Middle East and North AfricaYemen

How Regional Power Struggles Stoke Yemen’s Conflict | Brian Katulis

How Regional Power Struggles Stoke Yemen’s Conflict By Brian Katulis, NSN Board of Directors Chair March 26, 2015 | Wall Street Journal For all the complaints from the Middle East about the Obama administration’s reticence to involve itself deeply in conflicts such as those in Syria and Yemen, nations in the region act on their own when motivated. Saudi military intervention in Yemen‘s civil war–actually a joint effort by Saudi Arabia, the United Arab Emirates, Qatar, Kuwait, and Bahrain–underscores a broader struggle for power that is accelerating the collapse of states across the Middle East. The key question now is whether regional actions will lead to stability or further turmoil. At its core, Yemen’s conflict is an internal struggle for power between long-competing factions. But in the past year it has taken on dimensions of the broader fight between Saudi Arabia and Iran in the Sunni-Shiite sectarian conflict that has plagued Iraq and Syria. The United States is mostly focused on achieving a nuclear deal with Iran and countering terrorist threats to its homeland. But U.S. officials should closely monitor these broader Mideast dynamics and remain prepared to take targeted action to support stability and peace. Figuring out how to engage in this cauldron is easier said than done. Three things stand… Read More ›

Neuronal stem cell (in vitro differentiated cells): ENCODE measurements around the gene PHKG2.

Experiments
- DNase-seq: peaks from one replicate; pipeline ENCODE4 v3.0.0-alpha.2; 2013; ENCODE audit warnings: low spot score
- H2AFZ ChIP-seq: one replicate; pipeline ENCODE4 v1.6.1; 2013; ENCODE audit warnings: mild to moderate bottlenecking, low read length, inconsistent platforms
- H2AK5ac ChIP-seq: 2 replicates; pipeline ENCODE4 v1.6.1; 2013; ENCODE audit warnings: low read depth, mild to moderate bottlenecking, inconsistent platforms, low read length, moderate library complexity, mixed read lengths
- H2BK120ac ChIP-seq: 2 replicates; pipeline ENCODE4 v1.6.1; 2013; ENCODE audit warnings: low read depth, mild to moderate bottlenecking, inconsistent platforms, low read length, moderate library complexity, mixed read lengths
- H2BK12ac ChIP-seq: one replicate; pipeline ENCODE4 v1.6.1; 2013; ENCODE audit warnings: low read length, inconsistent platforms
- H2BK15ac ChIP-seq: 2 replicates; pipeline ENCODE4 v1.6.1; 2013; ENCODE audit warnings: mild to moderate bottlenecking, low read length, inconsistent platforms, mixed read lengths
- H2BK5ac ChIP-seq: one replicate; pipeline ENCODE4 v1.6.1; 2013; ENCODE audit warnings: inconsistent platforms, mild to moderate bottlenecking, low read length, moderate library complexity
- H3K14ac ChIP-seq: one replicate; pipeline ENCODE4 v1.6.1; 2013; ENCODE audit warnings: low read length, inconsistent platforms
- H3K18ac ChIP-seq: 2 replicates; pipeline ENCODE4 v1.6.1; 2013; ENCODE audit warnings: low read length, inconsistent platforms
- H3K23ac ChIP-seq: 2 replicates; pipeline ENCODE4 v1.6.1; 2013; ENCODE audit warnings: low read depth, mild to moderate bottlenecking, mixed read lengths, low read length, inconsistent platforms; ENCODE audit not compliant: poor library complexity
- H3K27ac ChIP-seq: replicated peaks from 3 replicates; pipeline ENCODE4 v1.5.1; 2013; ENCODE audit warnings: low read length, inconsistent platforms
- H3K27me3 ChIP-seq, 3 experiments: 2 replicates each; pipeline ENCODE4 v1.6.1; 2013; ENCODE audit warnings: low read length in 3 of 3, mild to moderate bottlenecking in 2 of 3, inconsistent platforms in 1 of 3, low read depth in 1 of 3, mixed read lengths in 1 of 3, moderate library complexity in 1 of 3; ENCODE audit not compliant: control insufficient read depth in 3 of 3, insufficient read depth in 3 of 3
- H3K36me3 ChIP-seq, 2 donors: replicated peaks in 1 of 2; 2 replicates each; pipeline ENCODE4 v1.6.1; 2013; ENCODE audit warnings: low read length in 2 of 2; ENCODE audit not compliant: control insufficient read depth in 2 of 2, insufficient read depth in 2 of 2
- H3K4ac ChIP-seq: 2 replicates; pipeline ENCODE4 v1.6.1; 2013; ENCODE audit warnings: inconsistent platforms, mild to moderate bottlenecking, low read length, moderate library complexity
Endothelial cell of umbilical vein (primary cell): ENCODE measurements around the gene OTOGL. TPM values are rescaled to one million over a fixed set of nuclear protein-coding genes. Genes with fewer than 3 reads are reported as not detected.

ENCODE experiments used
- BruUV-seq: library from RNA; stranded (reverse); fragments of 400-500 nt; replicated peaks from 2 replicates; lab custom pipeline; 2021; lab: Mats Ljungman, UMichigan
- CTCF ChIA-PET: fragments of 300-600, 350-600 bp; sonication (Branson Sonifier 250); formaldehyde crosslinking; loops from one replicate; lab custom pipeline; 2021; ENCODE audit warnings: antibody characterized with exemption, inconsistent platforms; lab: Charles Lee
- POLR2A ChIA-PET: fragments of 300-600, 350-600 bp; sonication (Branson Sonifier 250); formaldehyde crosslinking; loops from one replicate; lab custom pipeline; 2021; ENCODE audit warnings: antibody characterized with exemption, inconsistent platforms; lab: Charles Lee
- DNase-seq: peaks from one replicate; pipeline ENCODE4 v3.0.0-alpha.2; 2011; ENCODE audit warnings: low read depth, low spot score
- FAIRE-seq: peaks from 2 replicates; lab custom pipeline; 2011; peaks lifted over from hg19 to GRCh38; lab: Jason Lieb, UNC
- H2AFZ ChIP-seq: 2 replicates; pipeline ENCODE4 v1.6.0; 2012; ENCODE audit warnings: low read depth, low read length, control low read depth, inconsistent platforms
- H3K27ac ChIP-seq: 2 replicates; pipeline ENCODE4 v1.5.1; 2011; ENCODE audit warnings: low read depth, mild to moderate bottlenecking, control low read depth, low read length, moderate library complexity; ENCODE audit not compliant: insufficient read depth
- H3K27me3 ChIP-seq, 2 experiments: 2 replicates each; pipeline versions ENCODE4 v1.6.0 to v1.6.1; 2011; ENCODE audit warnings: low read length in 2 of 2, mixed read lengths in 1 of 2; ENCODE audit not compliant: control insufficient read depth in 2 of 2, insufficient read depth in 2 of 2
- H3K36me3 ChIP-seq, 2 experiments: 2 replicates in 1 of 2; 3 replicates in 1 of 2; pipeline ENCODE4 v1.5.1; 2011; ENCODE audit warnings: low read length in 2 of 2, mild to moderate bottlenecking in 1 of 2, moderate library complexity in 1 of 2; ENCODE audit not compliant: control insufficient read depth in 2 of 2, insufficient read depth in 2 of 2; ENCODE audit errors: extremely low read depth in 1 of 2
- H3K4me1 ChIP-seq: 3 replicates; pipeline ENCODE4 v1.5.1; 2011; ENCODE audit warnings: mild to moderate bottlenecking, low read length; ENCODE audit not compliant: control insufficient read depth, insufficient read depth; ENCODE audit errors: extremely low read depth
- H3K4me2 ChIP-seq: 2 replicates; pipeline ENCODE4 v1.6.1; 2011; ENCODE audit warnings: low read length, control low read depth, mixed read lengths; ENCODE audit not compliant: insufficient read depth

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CounterterrorismMiddle East and North AfricaIraqIslamic StateSyria

Maj. Gen. Paul Eaton (Ret.) Quoted Following Cincinnati Event

Retired General Visits Cincinnati, Talks ISIS Huy Nguyen April 8, 2014 | The News Record As the global ISIS threat continues, Retired Maj. Gen. Paul Eaton arrived in Cincinnati April 1 to address how exactly ISIS began and what America can do to stop it. The Islamic State of Iraq and Syria, also known as ISIS, ISIL and Daesh, continues to rampage through the Middle East, dismantling families and government institutions. Within four months after its rise in June of 2014, ISIS had murdered over 5,500 people, according to Newsweek. Just this Tuesday, it was discovered that a mass grave in Tikrit exceeded 3,000 victims, Newsweek reported. Eaton attended a dinner in Xavier University’s Conaton Board Room led by the Foreign Policy Leadership Council in order to raise awareness about the ISIS threat and what kind of strategies the United States should conduct to defeat them. Eaton was tasked with training and preparing the Iraqi armed forces beginning in 2003. After retirement, Eaton followed the course of the Middle East as Senior Advisor of the National Security Network think tank in Washington, D.C. To continue reading, click here. Read More ›

Middle East and North AfricaNonproliferationIransanctionssandy berger